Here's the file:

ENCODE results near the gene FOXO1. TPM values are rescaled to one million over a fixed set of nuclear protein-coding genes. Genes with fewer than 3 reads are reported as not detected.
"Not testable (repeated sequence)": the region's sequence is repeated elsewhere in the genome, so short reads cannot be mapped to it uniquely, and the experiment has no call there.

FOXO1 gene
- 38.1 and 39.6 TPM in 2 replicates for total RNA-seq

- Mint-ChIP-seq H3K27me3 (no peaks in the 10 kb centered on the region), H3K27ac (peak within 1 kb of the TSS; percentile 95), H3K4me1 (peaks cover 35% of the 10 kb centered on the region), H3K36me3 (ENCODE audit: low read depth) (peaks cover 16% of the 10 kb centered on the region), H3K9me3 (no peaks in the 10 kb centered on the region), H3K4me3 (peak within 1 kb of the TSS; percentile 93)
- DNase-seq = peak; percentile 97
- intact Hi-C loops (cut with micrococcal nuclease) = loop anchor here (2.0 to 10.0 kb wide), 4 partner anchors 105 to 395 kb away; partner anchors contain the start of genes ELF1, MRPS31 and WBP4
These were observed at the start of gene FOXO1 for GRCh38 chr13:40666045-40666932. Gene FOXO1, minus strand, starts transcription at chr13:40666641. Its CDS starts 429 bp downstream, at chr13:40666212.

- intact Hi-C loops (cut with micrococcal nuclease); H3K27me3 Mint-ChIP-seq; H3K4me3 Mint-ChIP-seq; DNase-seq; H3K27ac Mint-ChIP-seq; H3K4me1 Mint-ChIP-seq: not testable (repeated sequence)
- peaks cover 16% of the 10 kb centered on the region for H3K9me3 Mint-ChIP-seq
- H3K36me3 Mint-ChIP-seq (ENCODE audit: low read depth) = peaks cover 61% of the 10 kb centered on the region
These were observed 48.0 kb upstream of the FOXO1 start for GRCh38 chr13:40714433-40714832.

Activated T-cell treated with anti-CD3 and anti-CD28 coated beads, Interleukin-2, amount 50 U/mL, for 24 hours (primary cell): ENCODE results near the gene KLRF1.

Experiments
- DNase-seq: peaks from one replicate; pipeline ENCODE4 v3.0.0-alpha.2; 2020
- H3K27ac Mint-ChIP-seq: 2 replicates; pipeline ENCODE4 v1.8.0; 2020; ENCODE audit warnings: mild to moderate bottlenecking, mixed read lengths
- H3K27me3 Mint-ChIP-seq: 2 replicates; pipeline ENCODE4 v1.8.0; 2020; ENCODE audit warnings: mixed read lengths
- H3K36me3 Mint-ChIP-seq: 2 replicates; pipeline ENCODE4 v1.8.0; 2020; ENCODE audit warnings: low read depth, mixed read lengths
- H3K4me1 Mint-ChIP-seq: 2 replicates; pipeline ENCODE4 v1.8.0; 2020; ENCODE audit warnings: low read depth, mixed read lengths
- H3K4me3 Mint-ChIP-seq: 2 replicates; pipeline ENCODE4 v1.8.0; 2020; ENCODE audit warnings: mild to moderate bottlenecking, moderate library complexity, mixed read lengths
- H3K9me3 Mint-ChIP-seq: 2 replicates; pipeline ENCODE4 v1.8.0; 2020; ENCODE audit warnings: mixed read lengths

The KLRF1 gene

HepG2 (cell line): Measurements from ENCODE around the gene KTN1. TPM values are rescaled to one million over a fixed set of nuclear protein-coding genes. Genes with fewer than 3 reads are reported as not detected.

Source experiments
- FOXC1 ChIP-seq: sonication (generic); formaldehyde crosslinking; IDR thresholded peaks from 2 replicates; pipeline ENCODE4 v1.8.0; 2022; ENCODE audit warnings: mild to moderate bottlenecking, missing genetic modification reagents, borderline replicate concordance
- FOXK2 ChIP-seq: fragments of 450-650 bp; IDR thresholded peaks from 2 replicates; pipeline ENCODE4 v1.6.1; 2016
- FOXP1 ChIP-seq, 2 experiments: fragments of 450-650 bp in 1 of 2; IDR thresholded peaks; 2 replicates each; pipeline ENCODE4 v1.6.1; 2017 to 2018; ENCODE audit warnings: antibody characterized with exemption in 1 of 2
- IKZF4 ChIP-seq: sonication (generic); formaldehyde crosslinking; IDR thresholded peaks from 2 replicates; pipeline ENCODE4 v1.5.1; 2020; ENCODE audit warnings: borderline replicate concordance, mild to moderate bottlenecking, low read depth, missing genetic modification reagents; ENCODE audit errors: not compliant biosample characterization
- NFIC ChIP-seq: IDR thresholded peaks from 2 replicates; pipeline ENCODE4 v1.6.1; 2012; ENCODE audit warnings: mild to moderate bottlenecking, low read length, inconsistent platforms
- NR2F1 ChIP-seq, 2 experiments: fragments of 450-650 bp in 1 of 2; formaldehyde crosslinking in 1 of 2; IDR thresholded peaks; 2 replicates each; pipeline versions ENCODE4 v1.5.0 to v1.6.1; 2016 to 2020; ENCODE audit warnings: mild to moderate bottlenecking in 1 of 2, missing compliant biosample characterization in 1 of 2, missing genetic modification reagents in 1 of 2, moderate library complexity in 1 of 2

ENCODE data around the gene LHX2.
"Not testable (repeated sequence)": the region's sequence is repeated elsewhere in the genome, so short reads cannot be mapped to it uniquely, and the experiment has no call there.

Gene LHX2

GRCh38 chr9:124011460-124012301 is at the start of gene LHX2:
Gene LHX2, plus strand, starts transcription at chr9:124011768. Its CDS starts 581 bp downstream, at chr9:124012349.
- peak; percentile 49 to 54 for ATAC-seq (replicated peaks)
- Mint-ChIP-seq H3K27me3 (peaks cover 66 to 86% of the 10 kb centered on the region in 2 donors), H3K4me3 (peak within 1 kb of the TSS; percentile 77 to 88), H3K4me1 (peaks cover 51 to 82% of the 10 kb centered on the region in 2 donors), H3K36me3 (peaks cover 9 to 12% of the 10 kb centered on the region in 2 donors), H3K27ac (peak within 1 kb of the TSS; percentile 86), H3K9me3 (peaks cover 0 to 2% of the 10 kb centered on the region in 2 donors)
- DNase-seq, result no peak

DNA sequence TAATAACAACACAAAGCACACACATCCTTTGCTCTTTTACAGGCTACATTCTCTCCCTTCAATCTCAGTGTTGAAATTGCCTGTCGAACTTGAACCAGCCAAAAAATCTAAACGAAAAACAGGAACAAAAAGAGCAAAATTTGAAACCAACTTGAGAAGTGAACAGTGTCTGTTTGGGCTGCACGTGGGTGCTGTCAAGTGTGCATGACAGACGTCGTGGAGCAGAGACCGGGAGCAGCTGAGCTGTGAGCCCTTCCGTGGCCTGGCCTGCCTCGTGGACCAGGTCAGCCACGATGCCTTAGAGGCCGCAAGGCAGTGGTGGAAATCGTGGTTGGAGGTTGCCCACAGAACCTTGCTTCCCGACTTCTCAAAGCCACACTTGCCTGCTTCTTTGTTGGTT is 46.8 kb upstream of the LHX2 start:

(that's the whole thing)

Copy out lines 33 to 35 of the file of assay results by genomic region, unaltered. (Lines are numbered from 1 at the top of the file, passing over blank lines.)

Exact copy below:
Gene LHX2

GRCh38 chr9:124011460-124012301 is at the start of gene LHX2:
Gene LHX2, plus strand, starts transcription at chr9:124011768. Its CDS starts 581 bp downstream, at chr9:124012349.